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The Art of Mort Künstler / The American Spirit / The Civil War

Here you will find a pictorial chronicle of the drama and excitement of American History. These paintings give the viewer an insight into the tumultuous life of this young nation that mere words cannot achieve.



Charleston - Autumn, 1861 - limited edition print
General Lee at the Mills House




Painted 1996

LIMITED EDITION PRINTS - SOLD OUT
Image Size: 18" x 29".
Overall Size: 23 3/4" x 33 1/2".
2500 Limited Edition Numbered and Signed, Issue Price $200, Release Date 1998
100 Artist Proofs Numbered and Signed, Issue Price $350, Release Date 1998
350 Patron's Edition Numbered and Signed, Issue Price $200, Release Date 1998

Historical Information

For Southerners, the fall of 1861 was a season of great expectations. Eleven Southern states had formed a new nation – the Confederate States of America – and the fledgling country had successfully defended itself in the field. The large-scale battles that would produce America's bloodiest war had yet to occur. Southerners were still rushing to arms, fielding new troops, parading through city streets and drilling on courthouse squares.

Nowhere did the flame of Southern patriotism burn brighter than in Charleston, South Carolina. Like most Americans on both sides, Charlestonians believed the War Between the States would be brief and bloodless. The Federal naval blockade had not yet applied its deadly squeeze. Federal artillery had yet to bombard the handsome city structures into battered buildings. The pain and suffering of war had note yet reached most Southern homes.

Instead, an atmosphere of hope and celebration still affected the South – and Charleston. Companies like the Jackson Guards – named for Southern martyr James T. Jackson - paraded through Charleston's streets before admiring onlookers. Southern women made uniforms and raised funds for the boys in the field. Southern dignitaries were honored with receptions and balls.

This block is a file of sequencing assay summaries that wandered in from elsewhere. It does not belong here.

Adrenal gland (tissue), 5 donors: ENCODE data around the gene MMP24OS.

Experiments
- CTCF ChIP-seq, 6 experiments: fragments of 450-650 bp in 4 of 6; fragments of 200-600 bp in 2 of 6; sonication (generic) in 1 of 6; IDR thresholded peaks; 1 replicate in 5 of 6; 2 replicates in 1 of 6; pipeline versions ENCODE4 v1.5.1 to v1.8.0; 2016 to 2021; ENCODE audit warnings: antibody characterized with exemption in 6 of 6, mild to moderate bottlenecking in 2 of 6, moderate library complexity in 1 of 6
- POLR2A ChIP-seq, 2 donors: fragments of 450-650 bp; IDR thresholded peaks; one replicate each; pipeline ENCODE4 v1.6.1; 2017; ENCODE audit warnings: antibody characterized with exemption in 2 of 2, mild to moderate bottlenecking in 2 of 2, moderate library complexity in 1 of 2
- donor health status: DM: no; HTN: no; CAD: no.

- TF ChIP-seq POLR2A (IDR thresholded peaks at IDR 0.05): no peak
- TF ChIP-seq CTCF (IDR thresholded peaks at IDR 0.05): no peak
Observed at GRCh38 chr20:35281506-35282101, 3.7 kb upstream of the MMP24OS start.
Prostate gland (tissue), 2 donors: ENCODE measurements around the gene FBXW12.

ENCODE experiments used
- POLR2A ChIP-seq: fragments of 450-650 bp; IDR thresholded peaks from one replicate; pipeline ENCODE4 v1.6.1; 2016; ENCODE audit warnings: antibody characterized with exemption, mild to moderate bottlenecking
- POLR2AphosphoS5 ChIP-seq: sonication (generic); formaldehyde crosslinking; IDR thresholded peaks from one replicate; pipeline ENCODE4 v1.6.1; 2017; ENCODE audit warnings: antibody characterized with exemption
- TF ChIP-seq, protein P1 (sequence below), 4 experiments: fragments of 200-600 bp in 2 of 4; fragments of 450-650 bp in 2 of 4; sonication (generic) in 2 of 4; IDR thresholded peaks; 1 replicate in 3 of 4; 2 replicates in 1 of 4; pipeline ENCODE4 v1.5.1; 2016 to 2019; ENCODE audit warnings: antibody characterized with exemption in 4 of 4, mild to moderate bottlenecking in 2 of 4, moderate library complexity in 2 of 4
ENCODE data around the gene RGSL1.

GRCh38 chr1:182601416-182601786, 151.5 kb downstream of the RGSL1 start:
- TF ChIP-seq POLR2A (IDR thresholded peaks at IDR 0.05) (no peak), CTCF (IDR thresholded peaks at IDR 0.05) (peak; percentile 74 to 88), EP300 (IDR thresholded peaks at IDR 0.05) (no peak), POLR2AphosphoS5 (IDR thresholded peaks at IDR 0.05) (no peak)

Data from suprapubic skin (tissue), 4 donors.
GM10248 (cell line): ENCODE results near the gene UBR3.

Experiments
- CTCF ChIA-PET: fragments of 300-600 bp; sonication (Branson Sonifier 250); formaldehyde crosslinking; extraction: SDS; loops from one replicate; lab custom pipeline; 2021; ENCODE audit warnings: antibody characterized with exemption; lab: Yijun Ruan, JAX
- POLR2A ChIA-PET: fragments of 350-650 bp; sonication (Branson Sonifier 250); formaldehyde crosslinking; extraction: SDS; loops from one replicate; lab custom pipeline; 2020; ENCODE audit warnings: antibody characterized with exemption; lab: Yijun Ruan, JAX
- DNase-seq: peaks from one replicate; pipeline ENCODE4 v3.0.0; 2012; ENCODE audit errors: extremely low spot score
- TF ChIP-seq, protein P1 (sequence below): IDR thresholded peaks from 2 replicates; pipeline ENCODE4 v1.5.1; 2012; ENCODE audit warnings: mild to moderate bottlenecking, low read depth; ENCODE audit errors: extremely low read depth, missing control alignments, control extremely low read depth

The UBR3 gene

In mid-November of 1861, General Robert E. Lee was welcomed to Charleston by the port city's leading citizens. As special military advisor to President Jefferson Davis, Lee had come to Charleston to oversee development of South Carolina's coastal defenses. He was a guest at the Mills House, Charleston's most prestigious hotel, and was treated as an honored visitor. Rank and position – not fame – afforded him Charleston's genteel courtesies. He was not yet the South's most beloved figure; that glory awaited him on countless bloody fields of the future. Such acclaim – and the wartime horrors to come – could hardly be imagined amid sea breezes on a warm autumn night in Charleston.

Mort Kunstler's Comments

I fell in love with Charleston on my first visit. I have returned there many times, and in April of 1997, I took my wife Deborah there to unveil The Charge at Trevillian Station at the Citadel. Debbi also fell in love with the picturesque city, and encouraged me to base more of my paintings in historic Charleston.

One of the finest hotels in the city during the war was the Mills House, which today has been rebuilt and restored to its original splendor. When I learned of Robert E. Lee's visit to Charleston in 1861, I immediately knew what I wanted to paint. Research revealed when Lee was in the city, that he stayed at the Mills House and what Confederate troops were in the city that day.

In this painting, I have portrayed the Mills House and several other buildings which were there then and still exist today. Hibernian Hall (the Greek Revival building up the streets from the Mills House) and the wonderfully restored St. Michael's Church (on the opposite side of Meeting Street) are visible in this painting.

On this evening, beautiful, begowned women of Charleston and handsomely uniformed soldiers arrive for a reception to honor General Lee. A company of South Carolina troops march by beneath their distinctive battle flag. They attract the attention of General Lee, as well as boys and older men - who wish they were the right age to serve the South in uniform. This was before the bloody fighting of 1862, when the real horrors of war began. Instead, in November of 1861, patriotism dominated the day. Pageantry and parades were common, and the future of the South looked bright and promising.


 

 
All illustrations by Mort Künstler. Text by Michael Aubrecht, Dee Brown, Henry Steele Commager, Rod Gragg, Mort Künstler, Edward Lengel, James McPherson, and James I. Robertson, Jr. - Copyright © 2001-2018. All Rights Reserved. No part of the contents of this web site may be reproduced or utilized in any form by any means without written consent of the artist.